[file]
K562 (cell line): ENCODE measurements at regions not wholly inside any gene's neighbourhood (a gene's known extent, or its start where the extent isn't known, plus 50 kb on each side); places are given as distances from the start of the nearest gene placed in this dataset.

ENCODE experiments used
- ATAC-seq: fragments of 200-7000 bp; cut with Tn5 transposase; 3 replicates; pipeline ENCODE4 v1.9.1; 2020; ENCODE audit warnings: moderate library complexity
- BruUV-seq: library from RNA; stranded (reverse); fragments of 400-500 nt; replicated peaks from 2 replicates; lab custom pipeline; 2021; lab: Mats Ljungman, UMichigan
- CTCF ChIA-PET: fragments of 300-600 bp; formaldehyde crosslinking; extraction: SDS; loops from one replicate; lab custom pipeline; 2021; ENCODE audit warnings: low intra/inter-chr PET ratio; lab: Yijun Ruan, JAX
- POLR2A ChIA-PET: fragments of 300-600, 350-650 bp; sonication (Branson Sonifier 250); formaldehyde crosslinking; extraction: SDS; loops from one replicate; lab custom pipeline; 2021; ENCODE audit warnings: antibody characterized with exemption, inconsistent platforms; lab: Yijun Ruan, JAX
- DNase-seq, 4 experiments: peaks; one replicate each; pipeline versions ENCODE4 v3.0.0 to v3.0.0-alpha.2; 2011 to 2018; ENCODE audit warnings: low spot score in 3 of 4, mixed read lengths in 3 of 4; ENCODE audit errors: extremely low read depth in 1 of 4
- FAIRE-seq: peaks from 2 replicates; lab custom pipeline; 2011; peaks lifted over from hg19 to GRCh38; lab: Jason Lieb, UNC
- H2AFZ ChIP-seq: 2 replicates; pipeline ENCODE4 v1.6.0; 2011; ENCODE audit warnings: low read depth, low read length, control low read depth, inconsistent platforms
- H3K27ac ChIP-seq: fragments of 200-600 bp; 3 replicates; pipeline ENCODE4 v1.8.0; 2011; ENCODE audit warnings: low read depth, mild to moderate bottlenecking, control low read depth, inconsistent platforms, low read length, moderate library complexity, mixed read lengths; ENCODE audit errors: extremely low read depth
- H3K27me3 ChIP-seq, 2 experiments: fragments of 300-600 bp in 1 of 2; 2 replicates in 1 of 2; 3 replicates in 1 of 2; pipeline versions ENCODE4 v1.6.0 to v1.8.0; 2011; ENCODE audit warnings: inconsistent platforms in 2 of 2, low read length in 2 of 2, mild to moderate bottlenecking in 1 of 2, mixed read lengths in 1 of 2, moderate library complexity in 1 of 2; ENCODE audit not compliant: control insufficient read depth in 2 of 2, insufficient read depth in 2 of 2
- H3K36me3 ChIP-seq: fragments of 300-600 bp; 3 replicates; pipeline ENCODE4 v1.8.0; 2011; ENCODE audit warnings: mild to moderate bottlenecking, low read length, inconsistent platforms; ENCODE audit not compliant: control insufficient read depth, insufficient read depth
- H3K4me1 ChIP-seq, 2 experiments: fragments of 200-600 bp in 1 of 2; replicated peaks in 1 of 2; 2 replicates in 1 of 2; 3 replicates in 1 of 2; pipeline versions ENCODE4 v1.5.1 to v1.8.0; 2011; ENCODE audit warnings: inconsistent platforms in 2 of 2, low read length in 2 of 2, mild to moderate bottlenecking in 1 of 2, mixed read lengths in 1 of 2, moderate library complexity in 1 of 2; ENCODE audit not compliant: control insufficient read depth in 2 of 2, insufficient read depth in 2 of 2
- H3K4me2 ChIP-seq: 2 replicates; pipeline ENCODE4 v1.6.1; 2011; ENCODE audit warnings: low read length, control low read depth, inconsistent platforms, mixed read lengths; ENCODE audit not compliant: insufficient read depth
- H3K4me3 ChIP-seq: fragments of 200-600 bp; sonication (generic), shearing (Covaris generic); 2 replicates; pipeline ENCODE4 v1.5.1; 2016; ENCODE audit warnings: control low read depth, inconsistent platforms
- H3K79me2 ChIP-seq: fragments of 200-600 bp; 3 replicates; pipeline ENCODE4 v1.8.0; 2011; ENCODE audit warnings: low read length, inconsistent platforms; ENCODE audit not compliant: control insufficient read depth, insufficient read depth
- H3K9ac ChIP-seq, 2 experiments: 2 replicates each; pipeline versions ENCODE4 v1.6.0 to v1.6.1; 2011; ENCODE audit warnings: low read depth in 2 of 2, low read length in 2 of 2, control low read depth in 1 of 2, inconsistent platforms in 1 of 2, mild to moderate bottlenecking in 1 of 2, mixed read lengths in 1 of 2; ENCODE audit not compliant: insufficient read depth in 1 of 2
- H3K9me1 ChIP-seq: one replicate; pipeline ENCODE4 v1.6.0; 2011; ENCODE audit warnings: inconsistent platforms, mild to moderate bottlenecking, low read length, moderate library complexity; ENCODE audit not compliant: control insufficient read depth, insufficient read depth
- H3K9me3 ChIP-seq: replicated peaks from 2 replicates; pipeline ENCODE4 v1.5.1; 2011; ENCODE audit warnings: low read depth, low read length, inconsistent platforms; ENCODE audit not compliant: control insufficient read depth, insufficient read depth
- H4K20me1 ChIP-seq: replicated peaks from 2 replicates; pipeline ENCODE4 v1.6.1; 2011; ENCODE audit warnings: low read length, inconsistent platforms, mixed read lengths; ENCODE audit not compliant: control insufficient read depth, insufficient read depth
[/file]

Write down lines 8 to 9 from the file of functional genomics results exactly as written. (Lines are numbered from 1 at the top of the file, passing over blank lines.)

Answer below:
- FAIRE-seq: peaks from 2 replicates; lab custom pipeline; 2011; peaks lifted over from hg19 to GRCh38; lab: Jason Lieb, UNC
- H2AFZ ChIP-seq: 2 replicates; pipeline ENCODE4 v1.6.0; 2011; ENCODE audit warnings: low read depth, low read length, control low read depth, inconsistent platforms